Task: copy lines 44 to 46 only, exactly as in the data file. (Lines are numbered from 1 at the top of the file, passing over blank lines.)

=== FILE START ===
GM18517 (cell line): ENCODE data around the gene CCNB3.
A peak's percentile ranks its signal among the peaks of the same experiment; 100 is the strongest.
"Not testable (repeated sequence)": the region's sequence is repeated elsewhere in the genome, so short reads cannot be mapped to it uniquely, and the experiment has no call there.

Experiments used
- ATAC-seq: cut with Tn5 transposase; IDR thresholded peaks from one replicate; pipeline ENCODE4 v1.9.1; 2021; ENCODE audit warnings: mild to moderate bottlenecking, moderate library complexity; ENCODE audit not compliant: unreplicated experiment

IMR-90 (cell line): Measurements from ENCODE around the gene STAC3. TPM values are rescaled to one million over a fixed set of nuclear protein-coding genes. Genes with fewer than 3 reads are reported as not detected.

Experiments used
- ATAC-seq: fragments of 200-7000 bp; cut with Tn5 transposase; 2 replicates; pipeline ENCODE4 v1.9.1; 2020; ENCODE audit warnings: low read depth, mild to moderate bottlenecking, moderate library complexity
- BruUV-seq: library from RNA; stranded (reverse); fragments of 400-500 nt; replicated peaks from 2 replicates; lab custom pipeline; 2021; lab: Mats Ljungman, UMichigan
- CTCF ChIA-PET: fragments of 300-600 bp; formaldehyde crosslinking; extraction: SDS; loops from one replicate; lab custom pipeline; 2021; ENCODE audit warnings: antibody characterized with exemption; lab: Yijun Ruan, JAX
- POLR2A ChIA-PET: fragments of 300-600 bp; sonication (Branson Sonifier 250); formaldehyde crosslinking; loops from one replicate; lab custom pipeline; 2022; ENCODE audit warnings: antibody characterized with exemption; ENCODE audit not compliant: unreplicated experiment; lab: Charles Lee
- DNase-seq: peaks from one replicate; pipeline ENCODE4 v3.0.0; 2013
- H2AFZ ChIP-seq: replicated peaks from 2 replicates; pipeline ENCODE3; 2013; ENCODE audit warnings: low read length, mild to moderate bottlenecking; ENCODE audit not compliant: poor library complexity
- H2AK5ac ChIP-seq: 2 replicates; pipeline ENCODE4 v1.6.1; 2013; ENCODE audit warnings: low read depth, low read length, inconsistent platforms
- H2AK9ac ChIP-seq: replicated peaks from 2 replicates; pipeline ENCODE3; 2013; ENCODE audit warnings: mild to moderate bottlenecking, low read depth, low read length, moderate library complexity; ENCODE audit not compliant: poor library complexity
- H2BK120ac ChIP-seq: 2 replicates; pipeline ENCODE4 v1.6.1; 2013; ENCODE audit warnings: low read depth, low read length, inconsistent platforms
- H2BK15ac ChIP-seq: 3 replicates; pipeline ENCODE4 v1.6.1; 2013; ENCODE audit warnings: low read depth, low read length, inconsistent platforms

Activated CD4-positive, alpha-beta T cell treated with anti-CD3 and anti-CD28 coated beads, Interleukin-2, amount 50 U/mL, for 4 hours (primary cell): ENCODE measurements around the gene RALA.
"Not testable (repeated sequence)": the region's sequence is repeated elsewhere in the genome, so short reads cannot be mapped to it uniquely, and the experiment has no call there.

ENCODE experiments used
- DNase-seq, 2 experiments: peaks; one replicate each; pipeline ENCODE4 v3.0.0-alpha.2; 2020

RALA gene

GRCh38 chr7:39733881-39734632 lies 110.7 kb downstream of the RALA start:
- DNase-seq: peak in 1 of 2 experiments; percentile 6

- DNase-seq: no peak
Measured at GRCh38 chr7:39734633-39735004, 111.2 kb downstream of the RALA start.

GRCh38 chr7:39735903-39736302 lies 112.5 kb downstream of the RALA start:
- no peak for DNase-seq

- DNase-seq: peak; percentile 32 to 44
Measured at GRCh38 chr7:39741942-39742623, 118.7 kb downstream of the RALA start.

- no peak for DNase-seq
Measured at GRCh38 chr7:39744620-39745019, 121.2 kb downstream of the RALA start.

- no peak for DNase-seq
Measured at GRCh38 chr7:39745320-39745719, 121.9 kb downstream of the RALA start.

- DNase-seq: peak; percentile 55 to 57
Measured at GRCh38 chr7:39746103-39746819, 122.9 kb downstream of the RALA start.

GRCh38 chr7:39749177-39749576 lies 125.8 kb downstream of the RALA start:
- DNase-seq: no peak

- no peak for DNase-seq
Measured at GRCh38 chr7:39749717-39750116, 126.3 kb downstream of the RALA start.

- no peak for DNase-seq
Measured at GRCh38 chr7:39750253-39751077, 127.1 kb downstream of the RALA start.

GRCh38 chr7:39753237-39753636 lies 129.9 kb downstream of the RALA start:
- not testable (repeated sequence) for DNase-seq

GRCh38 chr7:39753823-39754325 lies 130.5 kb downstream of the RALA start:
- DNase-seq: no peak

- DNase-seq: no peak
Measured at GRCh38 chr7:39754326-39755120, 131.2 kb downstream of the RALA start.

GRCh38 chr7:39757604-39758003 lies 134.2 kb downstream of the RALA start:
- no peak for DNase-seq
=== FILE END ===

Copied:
- not testable (repeated sequence) for DNase-seq

GRCh38 chr7:39753823-39754325 lies 130.5 kb downstream of the RALA start:
- DNase-seq: no peak